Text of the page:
Dear President Obama,
It is with grave disappointment in your administration’s current position on the Government of Sri Lanka that I write this open letter to you. On one hand you applaud Sri Lanka for being the only country on earth that has successfully defeated terrorism – and on the other hand your State Department allows itself to be influenced by backers of the very same defeated terrorists, the LTTE.
It was announced that your administration will join Great Britain in backing the UNHRC’s resolution to investigate the deaths of “tens of thousands” of innocent Tamil civilians during the civil war that ended in May of 2009. The resolution says that if Sri Lanka won’t investigate itself, then it will force an outside investigation. Your representative in Geneva will vote on this resolution some time this week, and I wish to inform you that doing so sends decidedly mixed messages to the world – particularly to the nearly 1 million Sri Lankan Americans that have – up until now – primarily supported you and your Democratic Party, and are and have been decidedly against the LTTE terrorists.
The Government of Sri Lanka conducted an internal inquiry called the Lessons Learned and Reconciliation Commission. I was asked to testify before this Commission and to submit a report. The Commission completed its task in mid December, and now it is the end of February. I have seen no comments by anyone in the US State Department about this report, and I wonder if it was even read. It seems that the UNHRC would have thoroughly digested this report before so quickly condemning Sri Lanka for not implementing it – as if it could implement it in its entirety in so short a time. I know for certain that it is implementing it in every aspect now, but it will take time to complete, and I urge some patience.
First of all, the idea that there were “tens of thousands” of deaths of innocent Tamil civilians is preposterous. When the North and East of Sri Lanka were liberated, the LTTE had over 300,000 captive Tamil civilians that they used as human shields. In one day our Armed Forces liberated 97,000 Tamil civilians. More than 200,000 were liberated in subsequent days. The amount of casualties was miniscule compared to the sacrifice the terrorists were willing to make, which was the annihilation of 300,000 of their own people. The Government of Sri Lanka should be applauded for its humanitarian treatment of the refugees, and not be accused of murdering “tens of thousands” of them. I know that you depend on your diplomats on the ground for your information, but in this case, Mr. President, your diplomats were not only misinformed, but misdirected as well. In my official capacity as an advisor to the President of Sri Lanka I was made privy to a great deal of information about the crucial last days of the civil war, and I can assure you that your diplomats had an agenda of their own, and the information they gave you was tainted by their bias.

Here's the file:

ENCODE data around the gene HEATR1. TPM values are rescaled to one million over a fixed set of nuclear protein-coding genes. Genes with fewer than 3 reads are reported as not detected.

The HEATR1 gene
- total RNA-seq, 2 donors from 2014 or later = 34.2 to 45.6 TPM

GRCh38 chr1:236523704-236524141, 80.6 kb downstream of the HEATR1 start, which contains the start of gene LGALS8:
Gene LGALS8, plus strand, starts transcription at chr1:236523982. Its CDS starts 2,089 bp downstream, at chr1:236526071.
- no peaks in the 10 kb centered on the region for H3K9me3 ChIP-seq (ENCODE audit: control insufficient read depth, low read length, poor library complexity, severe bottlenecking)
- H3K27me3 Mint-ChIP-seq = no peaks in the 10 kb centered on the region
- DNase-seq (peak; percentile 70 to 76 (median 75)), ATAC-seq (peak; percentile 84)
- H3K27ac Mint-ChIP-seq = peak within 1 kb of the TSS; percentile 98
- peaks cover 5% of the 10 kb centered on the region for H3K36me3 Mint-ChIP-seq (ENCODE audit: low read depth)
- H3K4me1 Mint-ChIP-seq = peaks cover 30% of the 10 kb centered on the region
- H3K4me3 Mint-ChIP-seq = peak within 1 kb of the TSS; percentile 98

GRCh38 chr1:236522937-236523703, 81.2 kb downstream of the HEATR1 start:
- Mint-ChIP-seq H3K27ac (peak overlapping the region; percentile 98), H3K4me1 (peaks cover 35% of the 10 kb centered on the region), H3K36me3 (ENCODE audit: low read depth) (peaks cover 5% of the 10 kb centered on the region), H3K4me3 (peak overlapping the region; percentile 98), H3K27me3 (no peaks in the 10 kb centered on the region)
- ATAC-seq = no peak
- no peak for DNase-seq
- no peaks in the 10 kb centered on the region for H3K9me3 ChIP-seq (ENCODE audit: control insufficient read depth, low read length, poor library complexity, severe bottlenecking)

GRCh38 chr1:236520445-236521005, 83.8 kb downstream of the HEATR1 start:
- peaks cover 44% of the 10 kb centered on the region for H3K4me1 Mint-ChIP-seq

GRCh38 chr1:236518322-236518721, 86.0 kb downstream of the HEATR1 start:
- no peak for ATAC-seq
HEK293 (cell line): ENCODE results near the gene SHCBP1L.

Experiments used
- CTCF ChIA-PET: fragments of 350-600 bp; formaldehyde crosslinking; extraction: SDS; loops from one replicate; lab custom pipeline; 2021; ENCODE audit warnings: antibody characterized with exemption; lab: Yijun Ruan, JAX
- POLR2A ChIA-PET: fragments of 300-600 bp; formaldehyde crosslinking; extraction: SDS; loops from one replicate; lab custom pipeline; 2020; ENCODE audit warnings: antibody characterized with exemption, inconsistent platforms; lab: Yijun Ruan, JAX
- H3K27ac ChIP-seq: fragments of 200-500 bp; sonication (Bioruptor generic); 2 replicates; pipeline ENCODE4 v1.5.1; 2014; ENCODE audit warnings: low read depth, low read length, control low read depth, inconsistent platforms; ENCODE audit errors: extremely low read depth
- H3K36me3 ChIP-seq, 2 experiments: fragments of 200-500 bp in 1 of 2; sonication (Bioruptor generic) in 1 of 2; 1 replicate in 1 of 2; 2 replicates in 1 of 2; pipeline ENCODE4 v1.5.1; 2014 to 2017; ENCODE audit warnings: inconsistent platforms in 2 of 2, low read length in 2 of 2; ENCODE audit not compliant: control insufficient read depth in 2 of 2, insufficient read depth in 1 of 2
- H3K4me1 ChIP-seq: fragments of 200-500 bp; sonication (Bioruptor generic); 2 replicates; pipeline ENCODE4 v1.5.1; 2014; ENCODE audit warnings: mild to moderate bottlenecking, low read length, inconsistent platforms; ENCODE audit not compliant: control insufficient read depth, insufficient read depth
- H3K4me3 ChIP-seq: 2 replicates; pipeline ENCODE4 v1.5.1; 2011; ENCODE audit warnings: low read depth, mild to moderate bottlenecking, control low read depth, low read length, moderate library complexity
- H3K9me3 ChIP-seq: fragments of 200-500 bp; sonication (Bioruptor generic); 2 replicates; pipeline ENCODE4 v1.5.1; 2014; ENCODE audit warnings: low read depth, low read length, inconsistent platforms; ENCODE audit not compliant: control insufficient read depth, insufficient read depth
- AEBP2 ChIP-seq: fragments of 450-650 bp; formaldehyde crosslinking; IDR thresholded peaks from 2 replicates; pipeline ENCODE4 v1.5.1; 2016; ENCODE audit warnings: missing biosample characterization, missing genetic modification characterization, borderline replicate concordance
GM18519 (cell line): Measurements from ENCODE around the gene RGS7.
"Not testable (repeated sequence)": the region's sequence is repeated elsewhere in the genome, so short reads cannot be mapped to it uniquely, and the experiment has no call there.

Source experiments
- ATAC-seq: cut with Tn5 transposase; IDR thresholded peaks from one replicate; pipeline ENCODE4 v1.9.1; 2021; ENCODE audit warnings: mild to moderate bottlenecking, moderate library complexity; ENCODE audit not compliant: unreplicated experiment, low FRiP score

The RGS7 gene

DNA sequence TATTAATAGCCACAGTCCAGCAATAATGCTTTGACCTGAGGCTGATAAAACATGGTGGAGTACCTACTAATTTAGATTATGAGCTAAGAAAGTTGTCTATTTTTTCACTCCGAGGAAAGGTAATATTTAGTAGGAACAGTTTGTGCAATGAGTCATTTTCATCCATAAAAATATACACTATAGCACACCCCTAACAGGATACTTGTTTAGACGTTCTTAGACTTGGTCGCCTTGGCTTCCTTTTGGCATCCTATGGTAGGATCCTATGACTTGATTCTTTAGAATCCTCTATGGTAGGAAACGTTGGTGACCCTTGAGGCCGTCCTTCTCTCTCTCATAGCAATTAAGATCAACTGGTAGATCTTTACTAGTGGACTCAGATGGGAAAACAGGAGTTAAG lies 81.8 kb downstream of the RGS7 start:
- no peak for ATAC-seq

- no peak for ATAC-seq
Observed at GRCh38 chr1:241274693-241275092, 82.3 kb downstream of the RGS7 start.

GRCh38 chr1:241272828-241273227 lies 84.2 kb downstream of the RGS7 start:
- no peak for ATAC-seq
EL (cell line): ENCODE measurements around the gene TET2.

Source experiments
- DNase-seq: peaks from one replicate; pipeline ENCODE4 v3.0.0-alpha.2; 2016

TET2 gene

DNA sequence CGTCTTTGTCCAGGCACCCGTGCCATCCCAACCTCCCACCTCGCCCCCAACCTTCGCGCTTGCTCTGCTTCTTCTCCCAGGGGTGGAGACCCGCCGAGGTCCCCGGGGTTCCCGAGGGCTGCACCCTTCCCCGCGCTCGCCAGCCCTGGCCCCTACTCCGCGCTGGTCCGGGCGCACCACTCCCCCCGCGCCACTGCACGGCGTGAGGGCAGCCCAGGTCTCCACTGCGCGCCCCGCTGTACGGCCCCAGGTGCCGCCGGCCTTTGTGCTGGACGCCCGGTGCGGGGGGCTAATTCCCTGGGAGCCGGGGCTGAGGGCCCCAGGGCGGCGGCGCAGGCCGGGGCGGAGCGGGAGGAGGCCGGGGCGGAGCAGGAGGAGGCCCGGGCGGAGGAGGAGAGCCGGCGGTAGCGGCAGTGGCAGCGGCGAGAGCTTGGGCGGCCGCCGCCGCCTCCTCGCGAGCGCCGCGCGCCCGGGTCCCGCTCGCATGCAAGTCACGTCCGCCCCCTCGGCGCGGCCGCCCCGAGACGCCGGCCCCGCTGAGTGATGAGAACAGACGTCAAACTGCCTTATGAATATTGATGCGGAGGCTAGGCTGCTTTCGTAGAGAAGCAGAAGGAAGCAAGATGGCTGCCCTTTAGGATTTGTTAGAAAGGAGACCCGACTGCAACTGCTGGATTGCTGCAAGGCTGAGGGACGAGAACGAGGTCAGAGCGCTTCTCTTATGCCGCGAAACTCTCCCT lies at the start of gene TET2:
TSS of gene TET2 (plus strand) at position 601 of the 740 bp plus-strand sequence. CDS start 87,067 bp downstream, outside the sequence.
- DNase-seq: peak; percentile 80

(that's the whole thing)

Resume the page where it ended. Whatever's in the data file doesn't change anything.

The remnants of the disappointed and defeated Tamil diaspora have financed a massive on-going public relations campaign against the Government of Sri Lanka and its high officials. This has been an on-going program for over four years. Former United States Deputy Attorney General Bruce Fein, a lobbyist and journalist, has been paid “tens of thousands” of dollars – if not “hundreds of thousands” of dollars – by Tamil groups to poison your mind and the minds of all residents of North America. I say “North America” because Mr. Fein has been active in Canada as well – particularly in the area of raising funds from Tamils to pay his monthly retainers.